Monday, January 6, 2014


The majority of players play their game of chess, afterwards sometimes have a chat about it and the scoresheet is thrown in the wastepaper basket.  Only the more ambitious players also make an analysis at home of their games. I already started very early with analyzing and commenting my own games. Even before I participated in competitions so middle of the 90 ties, I already made analysis on paper of my games played against computers. At that time I didn't have any contact with stronger players to help me so I used the same chessengines on their highest level to detect mistakes.

Since the arrival of the PC (my first dates from 1996) I obviously work with databases instead of paper. Correcting, researching, adding, saving... is many times easier with a database. Recently I noticed on chesspub the interesting question if Chessbase is mandatory or it is sufficient to work with the much cheaper Fritz Gui. Well I use exclusively the Fritz Gui and after almost 700 commented games I can safely state that I don't have the feeling to miss something critical. A rare case as in my blogarticles problemmoves (existence of special knightmoves in the corner) or the scientific approach (record long castling) I have to call help via my blog but these are only nice things to know which you surely don't need to improve at playing chess.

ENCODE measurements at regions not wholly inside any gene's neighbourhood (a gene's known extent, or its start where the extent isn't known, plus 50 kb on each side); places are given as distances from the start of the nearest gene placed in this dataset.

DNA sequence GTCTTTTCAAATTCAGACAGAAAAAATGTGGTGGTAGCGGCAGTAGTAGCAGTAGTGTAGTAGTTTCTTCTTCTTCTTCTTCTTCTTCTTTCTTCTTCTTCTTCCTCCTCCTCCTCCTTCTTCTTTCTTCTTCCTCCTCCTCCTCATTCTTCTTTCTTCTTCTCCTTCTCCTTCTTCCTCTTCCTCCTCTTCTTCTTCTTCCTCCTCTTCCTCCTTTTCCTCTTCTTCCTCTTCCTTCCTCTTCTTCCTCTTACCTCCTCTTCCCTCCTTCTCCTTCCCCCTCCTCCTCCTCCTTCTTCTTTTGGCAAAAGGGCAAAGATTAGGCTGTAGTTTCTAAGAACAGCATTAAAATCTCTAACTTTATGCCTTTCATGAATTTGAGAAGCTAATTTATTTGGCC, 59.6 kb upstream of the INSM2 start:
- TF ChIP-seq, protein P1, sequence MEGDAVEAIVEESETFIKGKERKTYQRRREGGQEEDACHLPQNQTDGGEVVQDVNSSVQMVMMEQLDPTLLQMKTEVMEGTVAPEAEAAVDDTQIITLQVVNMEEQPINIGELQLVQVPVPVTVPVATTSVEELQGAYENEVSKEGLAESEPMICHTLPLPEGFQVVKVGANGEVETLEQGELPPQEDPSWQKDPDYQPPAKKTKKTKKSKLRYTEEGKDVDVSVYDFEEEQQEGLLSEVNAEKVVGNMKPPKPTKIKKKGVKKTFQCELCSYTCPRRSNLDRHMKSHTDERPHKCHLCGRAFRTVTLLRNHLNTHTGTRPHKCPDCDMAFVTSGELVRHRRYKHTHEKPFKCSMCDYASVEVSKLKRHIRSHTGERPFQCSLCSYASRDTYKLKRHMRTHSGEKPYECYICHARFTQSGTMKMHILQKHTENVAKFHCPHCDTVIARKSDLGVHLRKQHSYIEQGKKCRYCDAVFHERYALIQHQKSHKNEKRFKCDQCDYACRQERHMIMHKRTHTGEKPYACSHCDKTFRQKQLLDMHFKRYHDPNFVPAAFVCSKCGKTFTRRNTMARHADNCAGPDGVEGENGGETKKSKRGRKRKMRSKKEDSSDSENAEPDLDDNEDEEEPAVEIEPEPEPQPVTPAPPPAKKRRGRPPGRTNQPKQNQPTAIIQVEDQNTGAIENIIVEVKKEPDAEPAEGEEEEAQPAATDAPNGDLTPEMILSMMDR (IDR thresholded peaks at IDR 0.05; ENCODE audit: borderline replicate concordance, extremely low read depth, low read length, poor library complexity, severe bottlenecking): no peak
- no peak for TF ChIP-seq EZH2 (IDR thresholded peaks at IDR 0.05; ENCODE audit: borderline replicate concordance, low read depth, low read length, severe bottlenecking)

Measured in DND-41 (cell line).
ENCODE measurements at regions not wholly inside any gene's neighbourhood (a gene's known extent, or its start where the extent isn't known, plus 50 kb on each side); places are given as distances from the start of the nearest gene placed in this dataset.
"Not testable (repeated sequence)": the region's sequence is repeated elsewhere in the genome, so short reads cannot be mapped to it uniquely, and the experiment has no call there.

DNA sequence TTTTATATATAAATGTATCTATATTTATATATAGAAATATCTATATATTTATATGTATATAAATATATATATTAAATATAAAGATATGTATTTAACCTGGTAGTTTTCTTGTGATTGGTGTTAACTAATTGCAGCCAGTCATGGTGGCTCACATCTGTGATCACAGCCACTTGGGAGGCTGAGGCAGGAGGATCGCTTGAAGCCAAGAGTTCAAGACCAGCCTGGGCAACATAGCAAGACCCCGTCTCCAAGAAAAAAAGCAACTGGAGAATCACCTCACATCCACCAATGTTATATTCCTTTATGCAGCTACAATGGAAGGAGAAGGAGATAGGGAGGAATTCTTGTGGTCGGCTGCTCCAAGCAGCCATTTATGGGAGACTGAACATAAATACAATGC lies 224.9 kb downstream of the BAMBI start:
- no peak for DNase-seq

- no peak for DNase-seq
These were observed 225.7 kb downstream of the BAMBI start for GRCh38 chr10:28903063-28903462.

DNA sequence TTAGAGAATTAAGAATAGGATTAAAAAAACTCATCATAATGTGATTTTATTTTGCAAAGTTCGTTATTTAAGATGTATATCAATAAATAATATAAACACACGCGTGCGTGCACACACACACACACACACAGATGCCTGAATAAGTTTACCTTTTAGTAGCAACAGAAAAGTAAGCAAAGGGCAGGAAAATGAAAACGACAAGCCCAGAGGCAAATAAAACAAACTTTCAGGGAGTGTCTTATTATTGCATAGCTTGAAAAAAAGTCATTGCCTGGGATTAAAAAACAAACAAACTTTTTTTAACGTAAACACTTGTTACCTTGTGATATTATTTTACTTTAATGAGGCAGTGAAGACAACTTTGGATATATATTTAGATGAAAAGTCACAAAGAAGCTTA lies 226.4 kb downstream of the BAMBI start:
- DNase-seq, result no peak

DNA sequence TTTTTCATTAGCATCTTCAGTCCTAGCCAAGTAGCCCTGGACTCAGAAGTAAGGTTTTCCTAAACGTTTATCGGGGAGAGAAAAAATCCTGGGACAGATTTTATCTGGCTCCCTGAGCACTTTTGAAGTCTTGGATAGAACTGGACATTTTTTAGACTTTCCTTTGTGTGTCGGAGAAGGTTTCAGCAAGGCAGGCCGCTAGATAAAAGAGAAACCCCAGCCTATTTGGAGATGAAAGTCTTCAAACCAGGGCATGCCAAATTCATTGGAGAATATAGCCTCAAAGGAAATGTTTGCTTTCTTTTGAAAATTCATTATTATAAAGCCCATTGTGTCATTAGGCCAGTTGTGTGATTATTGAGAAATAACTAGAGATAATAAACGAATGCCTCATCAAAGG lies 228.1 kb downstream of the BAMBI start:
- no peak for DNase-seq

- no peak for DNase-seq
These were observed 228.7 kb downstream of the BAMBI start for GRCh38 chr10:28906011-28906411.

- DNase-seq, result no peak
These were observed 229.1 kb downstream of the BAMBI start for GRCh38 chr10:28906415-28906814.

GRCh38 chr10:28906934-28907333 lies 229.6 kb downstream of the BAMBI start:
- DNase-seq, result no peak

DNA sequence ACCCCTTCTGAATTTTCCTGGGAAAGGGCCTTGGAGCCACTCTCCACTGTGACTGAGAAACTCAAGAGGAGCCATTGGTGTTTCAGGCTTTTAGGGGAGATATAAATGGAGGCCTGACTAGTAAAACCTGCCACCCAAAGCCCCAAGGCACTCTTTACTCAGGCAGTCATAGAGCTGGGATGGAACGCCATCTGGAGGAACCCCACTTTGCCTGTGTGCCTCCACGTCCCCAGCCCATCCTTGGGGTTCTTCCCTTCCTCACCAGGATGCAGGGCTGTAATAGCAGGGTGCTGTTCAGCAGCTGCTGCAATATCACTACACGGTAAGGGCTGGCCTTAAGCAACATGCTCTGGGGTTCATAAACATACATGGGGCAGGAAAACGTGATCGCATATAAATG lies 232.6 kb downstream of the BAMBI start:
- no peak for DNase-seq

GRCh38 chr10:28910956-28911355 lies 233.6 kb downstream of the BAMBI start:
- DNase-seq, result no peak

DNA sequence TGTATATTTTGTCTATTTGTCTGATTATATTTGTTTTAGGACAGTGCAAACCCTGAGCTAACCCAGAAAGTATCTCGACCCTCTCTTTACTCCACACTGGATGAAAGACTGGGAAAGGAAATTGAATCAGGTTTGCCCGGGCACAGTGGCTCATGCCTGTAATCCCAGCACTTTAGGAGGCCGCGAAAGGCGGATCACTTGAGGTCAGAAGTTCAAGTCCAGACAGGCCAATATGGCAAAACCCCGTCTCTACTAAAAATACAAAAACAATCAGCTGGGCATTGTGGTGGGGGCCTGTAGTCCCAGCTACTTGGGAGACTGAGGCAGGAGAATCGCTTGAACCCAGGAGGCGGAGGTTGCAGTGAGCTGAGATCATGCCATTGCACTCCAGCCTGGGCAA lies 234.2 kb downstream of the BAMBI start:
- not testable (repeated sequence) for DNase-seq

Naturally an ambitious player will make these analysis to learn from the mistakes made and wants to avoid them in a next confrontation. It is an individual learning-curve in which each player adopts its own approach conform best return. For a lot of players this approach doesn't go beyond using one of the automatic tools which Chessbase presents to us. Blunder-checking and full analysis already exist more than a decade (see the manual on chesscafe). Today we also have modern applications:  Lets check and Cloud Engines which use the internet. However all these automatic tools have some serious disadvantages. The output is in a very unfriendly reading format. Also the analysis often are limited to the direct mistakes which an engine can detect. The engine doesn't take into account what the player finds interesting. In other words if you want to have more than what the automatic tools present then you need to help.